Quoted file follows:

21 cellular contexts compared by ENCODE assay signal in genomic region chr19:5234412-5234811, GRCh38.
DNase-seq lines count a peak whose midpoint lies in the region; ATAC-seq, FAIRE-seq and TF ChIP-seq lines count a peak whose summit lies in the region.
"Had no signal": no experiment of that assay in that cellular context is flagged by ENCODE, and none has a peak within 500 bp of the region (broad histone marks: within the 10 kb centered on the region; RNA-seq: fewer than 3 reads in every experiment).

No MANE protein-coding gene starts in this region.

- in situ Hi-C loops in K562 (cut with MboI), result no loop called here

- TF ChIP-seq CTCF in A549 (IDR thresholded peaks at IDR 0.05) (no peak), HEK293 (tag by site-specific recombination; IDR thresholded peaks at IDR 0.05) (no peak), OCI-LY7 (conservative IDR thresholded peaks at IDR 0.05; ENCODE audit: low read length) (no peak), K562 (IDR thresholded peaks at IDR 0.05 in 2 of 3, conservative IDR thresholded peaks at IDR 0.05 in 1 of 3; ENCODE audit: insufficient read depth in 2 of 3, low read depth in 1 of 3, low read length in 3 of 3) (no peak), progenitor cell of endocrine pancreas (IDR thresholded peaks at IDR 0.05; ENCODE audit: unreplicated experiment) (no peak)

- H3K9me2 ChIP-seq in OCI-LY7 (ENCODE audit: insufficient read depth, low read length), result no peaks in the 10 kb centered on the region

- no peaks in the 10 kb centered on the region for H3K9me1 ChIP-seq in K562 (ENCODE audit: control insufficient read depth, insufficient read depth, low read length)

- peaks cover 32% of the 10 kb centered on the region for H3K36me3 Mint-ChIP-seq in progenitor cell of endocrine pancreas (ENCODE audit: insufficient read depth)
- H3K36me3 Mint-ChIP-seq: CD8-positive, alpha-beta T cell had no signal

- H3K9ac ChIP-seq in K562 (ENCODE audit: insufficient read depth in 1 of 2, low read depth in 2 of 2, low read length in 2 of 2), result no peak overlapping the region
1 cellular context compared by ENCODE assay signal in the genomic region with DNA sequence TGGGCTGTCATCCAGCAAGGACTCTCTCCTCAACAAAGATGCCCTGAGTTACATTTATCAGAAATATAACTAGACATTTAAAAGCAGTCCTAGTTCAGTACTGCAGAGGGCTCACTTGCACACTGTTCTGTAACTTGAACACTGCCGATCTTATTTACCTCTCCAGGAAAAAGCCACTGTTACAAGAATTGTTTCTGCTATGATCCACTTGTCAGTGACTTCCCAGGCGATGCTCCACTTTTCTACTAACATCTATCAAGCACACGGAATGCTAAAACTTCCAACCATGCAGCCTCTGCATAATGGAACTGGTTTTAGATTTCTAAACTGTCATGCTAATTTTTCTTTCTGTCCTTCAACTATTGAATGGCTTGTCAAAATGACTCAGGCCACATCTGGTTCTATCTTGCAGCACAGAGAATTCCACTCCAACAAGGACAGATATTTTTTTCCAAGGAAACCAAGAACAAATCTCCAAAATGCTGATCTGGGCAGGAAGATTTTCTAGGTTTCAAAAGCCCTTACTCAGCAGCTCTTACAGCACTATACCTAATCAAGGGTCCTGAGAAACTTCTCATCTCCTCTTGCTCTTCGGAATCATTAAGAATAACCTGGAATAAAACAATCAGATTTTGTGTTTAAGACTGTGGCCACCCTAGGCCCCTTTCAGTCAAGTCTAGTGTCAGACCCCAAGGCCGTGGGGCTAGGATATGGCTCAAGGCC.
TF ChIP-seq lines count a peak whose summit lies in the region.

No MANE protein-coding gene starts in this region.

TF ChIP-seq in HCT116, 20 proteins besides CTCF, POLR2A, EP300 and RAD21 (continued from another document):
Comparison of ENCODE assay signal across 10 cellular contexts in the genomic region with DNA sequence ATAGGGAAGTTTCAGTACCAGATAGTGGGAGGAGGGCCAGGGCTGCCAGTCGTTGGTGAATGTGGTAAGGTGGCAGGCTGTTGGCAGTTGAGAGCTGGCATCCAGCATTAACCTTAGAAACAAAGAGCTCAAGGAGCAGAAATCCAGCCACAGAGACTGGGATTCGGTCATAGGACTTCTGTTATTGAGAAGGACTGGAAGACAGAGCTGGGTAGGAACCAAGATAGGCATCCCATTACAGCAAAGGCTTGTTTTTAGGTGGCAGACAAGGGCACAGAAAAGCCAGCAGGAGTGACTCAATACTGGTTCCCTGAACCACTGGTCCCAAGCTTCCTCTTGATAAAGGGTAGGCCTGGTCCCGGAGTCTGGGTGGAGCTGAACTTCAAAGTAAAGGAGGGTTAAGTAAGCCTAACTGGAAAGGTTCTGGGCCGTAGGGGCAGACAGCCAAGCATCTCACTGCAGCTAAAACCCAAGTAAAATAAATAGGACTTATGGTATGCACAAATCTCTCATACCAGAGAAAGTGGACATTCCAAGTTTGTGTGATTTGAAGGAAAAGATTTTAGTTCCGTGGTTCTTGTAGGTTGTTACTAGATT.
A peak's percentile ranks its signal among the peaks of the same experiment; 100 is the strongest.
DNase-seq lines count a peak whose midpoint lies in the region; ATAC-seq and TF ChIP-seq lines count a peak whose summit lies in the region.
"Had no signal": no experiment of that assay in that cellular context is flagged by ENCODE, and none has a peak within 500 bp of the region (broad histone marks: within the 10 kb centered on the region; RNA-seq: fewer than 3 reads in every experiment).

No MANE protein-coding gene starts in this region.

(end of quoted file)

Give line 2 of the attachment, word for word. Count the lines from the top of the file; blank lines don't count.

DNase-seq lines count a peak whose midpoint lies in the region; ATAC-seq, FAIRE-seq and TF ChIP-seq lines count a peak whose summit lies in the region.